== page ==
Although the obligation has been suspended, this action does not preclude Idaho from submitting, nor the EPA from acting on the suspended attainment plan elements. As a result of this final action, the sanctions and FIP clocks triggered by the EPA's March 26, 2018, Finding of Failure to Submit are suspended. See 83 FR 14759.

Today's final action does not constitute a redesignation of the WSV NAA to attainment for the 2012 annual PM2.5 NAAQS under CAA section 107(d)(3) because we have not yet approved a maintenance plan for WSV NAA as meeting the requirements of section 175A of the CAA or determined that the area has met the other CAA requirements for redesignation. The classification and designation status in 40 CFR part 81 remains Moderate nonattainment for this area until such time as the EPA determines that Idaho has met the CAA requirements for redesignation to attainment for the WSV NAA.

IV. Statutory and Executive Orders Review

This action finalizes a determination of attainment based on air quality and suspends certain federal requirements, and thus will not impose additional requirements beyond those imposed by state law. For this reason, this final action:

  • Is not a “significant regulatory action” subject to review by the Office of Management and Budget under Executive Orders 12866 (58 FR 51735, October 4, 1993) and 13563 (76 FR 3821, January 21, 2011);
  • Is not expected to be an Executive Order 13771 (82 FR 9339, February 2, 2017) regulatory action because this action is not significant under Executive Order 12866;
  • Does not impose an information collection burden under the provisions of the Paperwork Reduction Act (44 U.S.C. 3501 et seq.);
  • Is certified as not having a significant economic impact on a substantial number of small entities under the Regulatory Flexibility Act (5 U.S.C. 601 et seq.);
  • Does not contain any unfunded mandate or significantly or uniquely affect small governments, as described in the Unfunded Mandates Reform Act of 1995 (Pub. L. 104-4);
  • Does not have federalism implications as specified in Executive Order 13132 (64 FR 43255, August 10, 1999);
  • Is not an economically significant regulatory action based on health or safety risks subject to Executive Order 13045 (62 FR 19885, April 23, 1997);
  • Is not a significant regulatory action subject to Executive Order 13211 (66 FR 28355, May 22, 2001);
  • Is not subject to requirements of section 12(d) of the National Technology Transfer and Advancement Act of 1995 (15 U.S.C. 272 note) because application of those requirements would be inconsistent with the CAA; and
  • Does not provide the EPA with the discretionary authority to address, as appropriate, disproportionate human health or environmental effects, using practicable and legally permissible methods, under Executive Order 12898 (59 FR 7629, February 16, 1994).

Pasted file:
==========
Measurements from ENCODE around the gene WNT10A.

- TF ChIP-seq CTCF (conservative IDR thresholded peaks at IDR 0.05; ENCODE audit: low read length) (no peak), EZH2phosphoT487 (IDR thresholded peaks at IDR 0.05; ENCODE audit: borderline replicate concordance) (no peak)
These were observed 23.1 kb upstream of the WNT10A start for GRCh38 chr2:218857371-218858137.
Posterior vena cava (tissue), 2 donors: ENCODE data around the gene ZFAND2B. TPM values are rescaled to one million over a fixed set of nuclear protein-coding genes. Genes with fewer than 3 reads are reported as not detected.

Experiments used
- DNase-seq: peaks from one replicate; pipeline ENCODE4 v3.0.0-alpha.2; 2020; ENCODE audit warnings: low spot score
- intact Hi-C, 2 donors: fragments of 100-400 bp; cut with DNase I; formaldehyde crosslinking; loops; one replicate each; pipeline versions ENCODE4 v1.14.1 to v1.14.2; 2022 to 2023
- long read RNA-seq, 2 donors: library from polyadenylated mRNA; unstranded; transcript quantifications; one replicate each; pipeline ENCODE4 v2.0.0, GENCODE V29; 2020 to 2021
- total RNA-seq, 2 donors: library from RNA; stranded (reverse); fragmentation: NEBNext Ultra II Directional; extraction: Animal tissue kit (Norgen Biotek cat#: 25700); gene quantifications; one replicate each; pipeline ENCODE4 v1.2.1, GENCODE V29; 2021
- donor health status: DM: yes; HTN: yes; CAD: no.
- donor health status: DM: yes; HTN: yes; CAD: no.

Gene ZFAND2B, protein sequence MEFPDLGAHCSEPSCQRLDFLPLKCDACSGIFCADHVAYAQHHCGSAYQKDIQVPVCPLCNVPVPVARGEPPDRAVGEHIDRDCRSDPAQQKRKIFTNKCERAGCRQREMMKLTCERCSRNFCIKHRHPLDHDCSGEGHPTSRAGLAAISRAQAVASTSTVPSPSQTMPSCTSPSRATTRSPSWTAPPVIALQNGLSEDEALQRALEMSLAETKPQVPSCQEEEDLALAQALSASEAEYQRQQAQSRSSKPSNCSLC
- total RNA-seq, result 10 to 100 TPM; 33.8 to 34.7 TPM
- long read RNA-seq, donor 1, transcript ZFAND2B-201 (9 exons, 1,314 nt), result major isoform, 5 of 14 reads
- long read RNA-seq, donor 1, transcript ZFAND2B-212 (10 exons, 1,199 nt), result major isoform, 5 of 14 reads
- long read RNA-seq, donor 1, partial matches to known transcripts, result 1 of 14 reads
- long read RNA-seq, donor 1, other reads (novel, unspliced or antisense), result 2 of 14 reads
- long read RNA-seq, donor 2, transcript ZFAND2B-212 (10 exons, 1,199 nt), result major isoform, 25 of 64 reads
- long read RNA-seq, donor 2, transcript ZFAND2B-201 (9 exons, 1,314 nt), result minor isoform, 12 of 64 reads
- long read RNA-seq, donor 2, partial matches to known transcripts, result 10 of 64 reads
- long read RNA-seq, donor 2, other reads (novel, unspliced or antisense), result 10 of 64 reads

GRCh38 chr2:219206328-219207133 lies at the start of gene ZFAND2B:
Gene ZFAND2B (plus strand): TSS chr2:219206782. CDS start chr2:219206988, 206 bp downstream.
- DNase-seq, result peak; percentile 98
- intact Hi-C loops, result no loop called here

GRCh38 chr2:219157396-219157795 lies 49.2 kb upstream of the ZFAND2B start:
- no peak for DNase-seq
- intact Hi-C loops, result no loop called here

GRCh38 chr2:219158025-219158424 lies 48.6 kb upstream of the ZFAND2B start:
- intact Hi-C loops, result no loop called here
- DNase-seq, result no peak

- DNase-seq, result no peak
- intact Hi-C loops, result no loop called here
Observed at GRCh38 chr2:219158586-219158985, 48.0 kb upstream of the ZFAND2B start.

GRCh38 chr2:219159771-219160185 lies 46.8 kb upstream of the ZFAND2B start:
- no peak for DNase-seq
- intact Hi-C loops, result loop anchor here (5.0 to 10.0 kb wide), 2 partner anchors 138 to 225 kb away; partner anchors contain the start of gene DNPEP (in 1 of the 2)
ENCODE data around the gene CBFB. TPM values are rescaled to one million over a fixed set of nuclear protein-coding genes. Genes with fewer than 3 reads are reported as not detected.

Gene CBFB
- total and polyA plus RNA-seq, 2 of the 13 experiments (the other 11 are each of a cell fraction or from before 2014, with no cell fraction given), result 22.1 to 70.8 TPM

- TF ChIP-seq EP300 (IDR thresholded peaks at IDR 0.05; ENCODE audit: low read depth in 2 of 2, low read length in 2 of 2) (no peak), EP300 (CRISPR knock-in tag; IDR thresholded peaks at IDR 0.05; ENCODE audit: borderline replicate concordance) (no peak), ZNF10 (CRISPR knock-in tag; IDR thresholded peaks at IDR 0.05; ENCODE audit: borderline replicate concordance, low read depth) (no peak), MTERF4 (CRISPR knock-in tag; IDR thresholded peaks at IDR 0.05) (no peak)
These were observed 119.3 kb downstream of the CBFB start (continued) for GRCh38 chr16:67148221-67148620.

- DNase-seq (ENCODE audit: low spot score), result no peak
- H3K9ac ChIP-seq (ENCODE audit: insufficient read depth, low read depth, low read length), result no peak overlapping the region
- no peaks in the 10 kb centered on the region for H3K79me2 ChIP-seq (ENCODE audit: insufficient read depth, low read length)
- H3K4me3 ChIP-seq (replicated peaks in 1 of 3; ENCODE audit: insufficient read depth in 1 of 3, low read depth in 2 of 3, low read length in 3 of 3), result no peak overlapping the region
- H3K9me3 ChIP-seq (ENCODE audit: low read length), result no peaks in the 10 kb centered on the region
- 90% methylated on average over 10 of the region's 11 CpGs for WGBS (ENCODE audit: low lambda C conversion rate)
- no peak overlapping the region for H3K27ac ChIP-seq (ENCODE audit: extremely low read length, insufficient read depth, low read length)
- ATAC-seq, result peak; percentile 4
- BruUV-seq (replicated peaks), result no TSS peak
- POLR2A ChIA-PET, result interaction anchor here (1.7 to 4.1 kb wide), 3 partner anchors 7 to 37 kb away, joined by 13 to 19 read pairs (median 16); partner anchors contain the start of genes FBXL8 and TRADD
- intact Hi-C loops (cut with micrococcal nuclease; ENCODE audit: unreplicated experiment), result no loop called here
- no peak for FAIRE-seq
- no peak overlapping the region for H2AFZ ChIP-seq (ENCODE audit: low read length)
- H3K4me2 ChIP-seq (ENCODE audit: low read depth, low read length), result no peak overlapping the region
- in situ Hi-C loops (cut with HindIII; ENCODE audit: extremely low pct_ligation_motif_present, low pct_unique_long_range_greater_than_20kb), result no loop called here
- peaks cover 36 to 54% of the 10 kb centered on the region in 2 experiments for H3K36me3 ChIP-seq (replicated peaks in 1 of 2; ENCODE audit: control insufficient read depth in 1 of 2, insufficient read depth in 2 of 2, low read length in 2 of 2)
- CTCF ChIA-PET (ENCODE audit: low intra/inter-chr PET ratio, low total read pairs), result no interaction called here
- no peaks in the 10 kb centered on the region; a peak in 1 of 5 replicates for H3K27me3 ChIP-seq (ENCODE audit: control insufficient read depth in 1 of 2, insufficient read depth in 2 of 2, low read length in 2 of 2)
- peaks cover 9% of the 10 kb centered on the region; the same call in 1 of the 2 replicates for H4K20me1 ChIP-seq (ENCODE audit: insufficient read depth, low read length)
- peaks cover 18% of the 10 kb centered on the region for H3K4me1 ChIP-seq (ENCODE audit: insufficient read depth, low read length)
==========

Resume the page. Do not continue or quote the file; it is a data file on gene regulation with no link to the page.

In addition, the SIP is not approved to apply on any Indian reservation land or in any other area where the EPA or an Indian tribe has demonstrated that a tribe has jurisdiction. In those areas of Indian country, the rule does not have tribal implications and will not impose substantial direct costs on tribal governments or preempt tribal law as specified by Executive Order 13175 (65 FR 67249, November 9, 2000).

The Congressional Review Act, 5 U.S.C. 801 et seq., as added by the Small Business Regulatory Enforcement Fairness Act of 1996, generally provides that before a rule may take effect, the agency promulgating the rule must submit a rule report, which includes a copy of the rule, to each House of the Congress and to the Comptroller General of the United States. The EPA will submit a report containing this action and other required information to the U.S. Senate, the U.S. House of Representatives, and the Comptroller General of the United States prior to publication of the rule in the Federal Register. A major rule cannot take effect until 60 days after it is published in the Federal Register. This action is not a “major rule” as defined by 5 U.S.C. 804(2).

Under section 307(b)(1) of the CAA, petitions for judicial review of this action must be filed in the United States Court of Appeals for the appropriate circuit by February 19, 2019. Filing a petition for reconsideration by the Administrator of this final rule does not affect the finality of this action for the purposes of judicial review nor does it extend the time within which a petition for judicial review may be filed, and shall not postpone the effectiveness of such rule or action. This action may not be challenged later in proceedings to enforce its requirements. (See section 307(b)(2)).

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List of Subjects in 40 CFR Part 52

  • Environmental protection
  • Air pollution control
  • Incorporation by reference
  • Intergovernmental relations
  • Nitrogen dioxide
  • Particulate matter
  • Reporting and recordkeeping requirements
  • Sulfur oxides
  • Volatile organic compounds
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Authority: 42 U.S.C. 7401 et seq.

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Dated: December 4, 2018.

Michelle L. Pirzadeh,

Acting Regional Administrator, Region 10.

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[FR Doc. 2018-27607 Filed 12-20-18; 8:45 am]